Change your behaviour to protect your privacy online

By Jun.13, 2018

 

The most common way for your privacy to be breached online isn’t an unknown hacker. It’s your own behaviour.

This is the second in a series of blog posts about how to protect yourself online. (Read the first one here.)

Your own or other people’s online behaviour can breach your privacy.

If you’ve ever walked away from a shared computer without logging out of social media accounts or email, you’ve left yourself open to a breach of privacy. It’s like leaving the door of your house wide open.

Sharing inappropriate content about others on social media is another area that can have huge consequences. There are lots of stories in the media of people being sacked or failing to get a job because of inappropriate online comments. So now is a good time to start behaving online as you would want to in the future. Some students at the University of Salford – such as nurses and health care professionals, for example – are already bound by the codes of conduct of their future employers, and breaching these can have serious consequences.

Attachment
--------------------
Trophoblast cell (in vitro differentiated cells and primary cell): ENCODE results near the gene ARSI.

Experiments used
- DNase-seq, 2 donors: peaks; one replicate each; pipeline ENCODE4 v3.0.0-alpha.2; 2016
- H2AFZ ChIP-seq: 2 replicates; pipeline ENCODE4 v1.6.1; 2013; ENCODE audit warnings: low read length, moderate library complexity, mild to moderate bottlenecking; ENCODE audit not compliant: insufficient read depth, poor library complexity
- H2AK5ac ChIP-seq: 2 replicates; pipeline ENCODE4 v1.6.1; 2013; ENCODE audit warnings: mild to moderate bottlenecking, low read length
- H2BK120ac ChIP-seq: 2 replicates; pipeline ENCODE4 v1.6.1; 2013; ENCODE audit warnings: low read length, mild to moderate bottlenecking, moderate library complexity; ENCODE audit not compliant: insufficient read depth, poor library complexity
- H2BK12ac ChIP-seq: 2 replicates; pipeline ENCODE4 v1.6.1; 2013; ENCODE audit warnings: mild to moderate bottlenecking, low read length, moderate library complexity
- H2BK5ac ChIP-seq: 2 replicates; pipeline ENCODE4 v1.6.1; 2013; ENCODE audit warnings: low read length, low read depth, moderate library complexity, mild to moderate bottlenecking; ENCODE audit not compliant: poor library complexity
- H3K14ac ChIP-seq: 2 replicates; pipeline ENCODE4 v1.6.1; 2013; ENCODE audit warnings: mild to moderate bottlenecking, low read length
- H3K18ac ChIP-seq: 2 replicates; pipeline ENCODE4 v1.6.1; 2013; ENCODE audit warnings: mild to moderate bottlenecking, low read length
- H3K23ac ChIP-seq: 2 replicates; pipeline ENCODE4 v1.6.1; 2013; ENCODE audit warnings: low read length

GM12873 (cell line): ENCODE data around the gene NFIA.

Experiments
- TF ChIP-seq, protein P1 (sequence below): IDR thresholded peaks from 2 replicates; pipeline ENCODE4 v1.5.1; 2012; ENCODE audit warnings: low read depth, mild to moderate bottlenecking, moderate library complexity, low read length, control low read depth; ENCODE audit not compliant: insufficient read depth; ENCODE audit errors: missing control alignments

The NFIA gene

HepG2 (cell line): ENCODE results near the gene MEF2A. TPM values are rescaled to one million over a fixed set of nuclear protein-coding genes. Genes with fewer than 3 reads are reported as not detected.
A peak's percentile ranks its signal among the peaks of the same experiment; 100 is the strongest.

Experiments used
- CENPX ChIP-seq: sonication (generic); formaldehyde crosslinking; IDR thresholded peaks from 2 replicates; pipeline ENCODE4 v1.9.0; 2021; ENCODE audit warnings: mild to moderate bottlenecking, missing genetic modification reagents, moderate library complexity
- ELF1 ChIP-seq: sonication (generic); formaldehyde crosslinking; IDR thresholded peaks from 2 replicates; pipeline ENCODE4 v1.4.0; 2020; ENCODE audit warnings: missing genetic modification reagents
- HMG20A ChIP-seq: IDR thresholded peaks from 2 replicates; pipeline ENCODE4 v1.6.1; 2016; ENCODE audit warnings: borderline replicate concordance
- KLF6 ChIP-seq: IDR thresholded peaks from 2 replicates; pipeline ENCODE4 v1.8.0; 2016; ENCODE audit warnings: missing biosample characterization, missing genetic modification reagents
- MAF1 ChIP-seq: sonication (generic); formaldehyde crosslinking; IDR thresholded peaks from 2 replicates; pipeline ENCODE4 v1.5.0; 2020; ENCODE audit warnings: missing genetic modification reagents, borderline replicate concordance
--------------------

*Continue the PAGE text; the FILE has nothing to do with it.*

Even if you behave impeccably online, other people may behave badly towards you. Someone might snoop maliciously in your accounts; or share your personal information.

Protect yourself in the following ways:

  • Log off your accounts when you’ve finished, especially on shared computers around the University or in public places.
  • Do not share your passwords with anyone else. Never reply to emails requesting your password, no matter how threatening or worrying the request seems to be.
  • Make sure your passwords aren’t guessable. Use strong passwords .
  • Respect other people’s privacy. Accessing or sharing someone else’s personal information online is not only hurtful but it can often have major reputational or even legal repercussions.
  • Treat others online as you’d like to be treated.

Next time: 3/4 hackers…

Previous posts: 1/4 Start Protecting Yourself

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